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Back to work: Sweden

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Back to Work: Sweden
Improving the re-employment prospects of displaced workers

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Back to work: Sweden

  1. 1. Stefano Scarpetta Director Directorate for Employment, Labour and Social Affairs Back to Work: Sweden Improving the re-employment prospects of displaced workers Launch roundtable, Stockholm, 16 December 2015
  2. 2. Outline of the presentation • Job displacement in Sweden – some facts • Key strengths of the Swedish system • Main challenges and possible ways forward – Prevention and early intervention – Re-employment assistance – Income support
  3. 3. Job displacement in Sweden: Key facts • During 2002-12, 2.1% of employees with at least one year of tenure lost their job due to economic reasons • Some groups are particularly vulnerable to displacement – Low skilled workers – Younger workers • On average, during the period 2000-09, around 85% of displaced workers were re-employed within one year… • …but average annual earnings fall by approximately 4- 5% in the 4 years after displacement
  4. 4. Major Strengths of the Swedish system • A sound ability to anticipate and manage restructuring • Early intervention to provide employment support before dismissal takes place • Tailored employment support for different types of displaced workers provided by Job Security Councils to complement government assistance  This results in prompt and efficient early action facilitated by the social partners
  5. 5. (1) Employment protection hurts vulnerable groups and job-loss prevention is rare • Large disparities across workers in employment protection legislation – Huge gap in employment protection between permanent and temporary Swedish workers – Widespread use of the ‘seniority rule’ despite considerable flexibility in collective agreements • Limited attention on job preservations policies – Newly developed Short-time Work Scheme developed after GFC and may restrict take-up in future
  6. 6. Permanent workers are much better protected than temporary workers Source: OECD (2015), Back to work Sweden – Improving the re-employment prospects of displaced workers, Paris: OECD Publishing. Gap in the strictness of employment protection legislation (EPL) between permanent and temporary contracts in 2013 -3 -2.5 -2 -1.5 -1 -0.5 0 0.5 1 1.5 2 Scale 0-6
  7. 7. Prevention policies: Ways forward • Reduce the gap in employment protection between permanent and temporary contracts • Further ease the last-in-first-out rule which penalises disadvantaged groups • Evaluate the effectiveness of the recently introduced short-time work scheme
  8. 8. (2) Re-employment services provided by JSCs are effective but can be limited • Some workers are excluded from tailored support of the job security councils (JSCs) – Fixed-term and temporary workers – Youth and vulnerable groups • Many who qualify for support receive only partial services – TSL does not offer training services to blue collar workers • PES fails to deliver timely and tailored training to workers who cannot access JSC services – The PES mostly caters for difficult-to-place unemployed people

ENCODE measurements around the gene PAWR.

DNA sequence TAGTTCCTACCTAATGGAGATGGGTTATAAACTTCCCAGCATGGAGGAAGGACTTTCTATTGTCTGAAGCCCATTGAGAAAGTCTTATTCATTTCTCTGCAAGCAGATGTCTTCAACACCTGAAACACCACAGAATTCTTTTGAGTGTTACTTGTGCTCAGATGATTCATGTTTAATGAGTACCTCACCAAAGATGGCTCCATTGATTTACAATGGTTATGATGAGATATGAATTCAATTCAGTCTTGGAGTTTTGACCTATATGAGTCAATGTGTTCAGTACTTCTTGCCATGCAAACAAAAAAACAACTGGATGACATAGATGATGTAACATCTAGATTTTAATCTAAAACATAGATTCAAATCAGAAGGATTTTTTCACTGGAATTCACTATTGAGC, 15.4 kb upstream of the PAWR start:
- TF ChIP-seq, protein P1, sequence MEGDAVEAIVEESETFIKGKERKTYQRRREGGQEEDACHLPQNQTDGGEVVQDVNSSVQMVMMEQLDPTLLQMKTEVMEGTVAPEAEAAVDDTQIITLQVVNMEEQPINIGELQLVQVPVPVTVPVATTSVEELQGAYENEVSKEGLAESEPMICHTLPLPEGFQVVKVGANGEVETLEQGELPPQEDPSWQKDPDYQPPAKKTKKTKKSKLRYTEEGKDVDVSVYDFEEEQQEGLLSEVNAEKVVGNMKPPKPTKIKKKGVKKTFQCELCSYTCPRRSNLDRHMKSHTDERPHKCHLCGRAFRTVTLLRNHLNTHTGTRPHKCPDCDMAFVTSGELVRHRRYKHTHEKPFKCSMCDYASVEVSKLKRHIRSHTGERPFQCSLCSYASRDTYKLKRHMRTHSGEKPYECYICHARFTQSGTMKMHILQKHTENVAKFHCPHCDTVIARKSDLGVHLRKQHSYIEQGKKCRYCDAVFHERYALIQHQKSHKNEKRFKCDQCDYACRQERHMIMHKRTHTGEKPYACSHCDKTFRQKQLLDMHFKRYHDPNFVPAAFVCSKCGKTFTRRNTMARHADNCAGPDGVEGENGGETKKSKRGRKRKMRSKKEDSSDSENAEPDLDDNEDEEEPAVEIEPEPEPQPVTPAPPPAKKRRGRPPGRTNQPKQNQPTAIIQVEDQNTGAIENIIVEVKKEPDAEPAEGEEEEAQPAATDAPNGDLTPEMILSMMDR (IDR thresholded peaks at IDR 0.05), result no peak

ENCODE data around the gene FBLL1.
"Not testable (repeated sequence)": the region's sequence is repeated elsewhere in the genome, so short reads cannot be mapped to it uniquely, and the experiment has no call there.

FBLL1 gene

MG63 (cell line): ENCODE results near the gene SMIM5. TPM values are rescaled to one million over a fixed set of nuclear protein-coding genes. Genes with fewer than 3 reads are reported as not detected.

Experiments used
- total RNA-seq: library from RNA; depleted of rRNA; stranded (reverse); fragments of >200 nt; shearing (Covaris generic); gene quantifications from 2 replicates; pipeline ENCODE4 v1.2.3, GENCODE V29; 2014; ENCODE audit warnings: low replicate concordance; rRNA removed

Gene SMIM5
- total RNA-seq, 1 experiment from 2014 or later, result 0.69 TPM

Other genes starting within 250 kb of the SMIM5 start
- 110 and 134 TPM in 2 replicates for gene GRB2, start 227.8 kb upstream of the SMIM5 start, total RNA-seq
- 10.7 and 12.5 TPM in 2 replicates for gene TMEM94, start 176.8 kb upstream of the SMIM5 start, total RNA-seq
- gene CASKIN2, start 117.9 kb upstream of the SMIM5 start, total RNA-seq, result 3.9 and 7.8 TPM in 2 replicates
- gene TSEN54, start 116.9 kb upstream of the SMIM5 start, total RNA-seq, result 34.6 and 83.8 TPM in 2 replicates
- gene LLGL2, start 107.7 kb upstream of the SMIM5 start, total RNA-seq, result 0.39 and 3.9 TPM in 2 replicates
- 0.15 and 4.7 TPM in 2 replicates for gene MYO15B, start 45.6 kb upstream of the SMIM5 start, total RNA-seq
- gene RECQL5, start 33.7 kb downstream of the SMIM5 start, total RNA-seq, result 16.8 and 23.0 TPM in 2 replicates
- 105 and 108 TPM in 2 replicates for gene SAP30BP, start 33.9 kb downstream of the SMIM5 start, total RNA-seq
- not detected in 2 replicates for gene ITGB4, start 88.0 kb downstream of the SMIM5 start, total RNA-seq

9. 9. Public spending on training has declined sharply Source: OECD (2015), Back to work Sweden – Improving the re-employment prospects of displaced workers, Paris: OECD Publishing. 0.0 0.2 0.4 0.6 0.8 1.0 1998 1999 2000 2001 2002 2003 2004 2005 2006 2007 2008 2009 2010 2011 2012 2013 % of GDP 1. PES and administration 2. Training (including apprenticeship) 4. Employment incentives 5. Other Expenditure on ALMPs in Sweden from 1998 to 2013, percentage of GDP
  10. 10. Re-employment assistance: Ways forward • Extend support provided by JSCs during the notification period to all types of displaced workers including youths and workers with atypical employment contracts • Improve timely re-employment counselling and support by the PES to cater better and earlier for the displaced workers who face the highest adjustment costs • Invest in and improve access to training for low-skilled and blue-collar displaced workers disadvantaged in today’s dual-support system
  11. 11. (3) Disparities in the provision of income support • The generosity of unemployment insurance (UI) is quite satisfactory for those eligible; but inequalities exist: – Between older and younger workers – Between blue-collar and white-collar workers
  12. 12. Benefit coverage is quite variable 0 5 10 15 20 25 30 35 40 45 Men Women 15-24 25-54 55-64 Low-skilled Medium- skilled High-skilled Blue collar White collar Gender Age Education Profession Unemployment benefit coverage rates vary strongly by personal characteristics Percentages
  13. 13. • Broaden UI coverage to – eliminate disparities in income support provision – re-establish the legitimacy of the system • Implement a monitoring system including benefits that are not publicly provided to assess whether there are gaps in benefit adequacy Income support: Ways forward
  14. 14. Conclusions • Sweden has been relatively successful in minimising the adverse consequences for displaced workers, mainly due to the active role of the social partners • A number of steps can be taken to improve disparities among displaced workers: – Offering re-employment support to displaced workers who need intensive help – Providing adequate income support to all displaced workers – Encouraging systematic evaluations on the effectiveness of policy measures targeted at displaced workers
  15. 15. Thank you for your attention Stefano.Scarpetta@oecd.org For more information and OECD publications on the topic: http://www.oecd.org/els/emp/displaced-workers.htm To contact the authors of the report: Shruti.Singh@oecd.org Elena.Crivellaro@oecd.org

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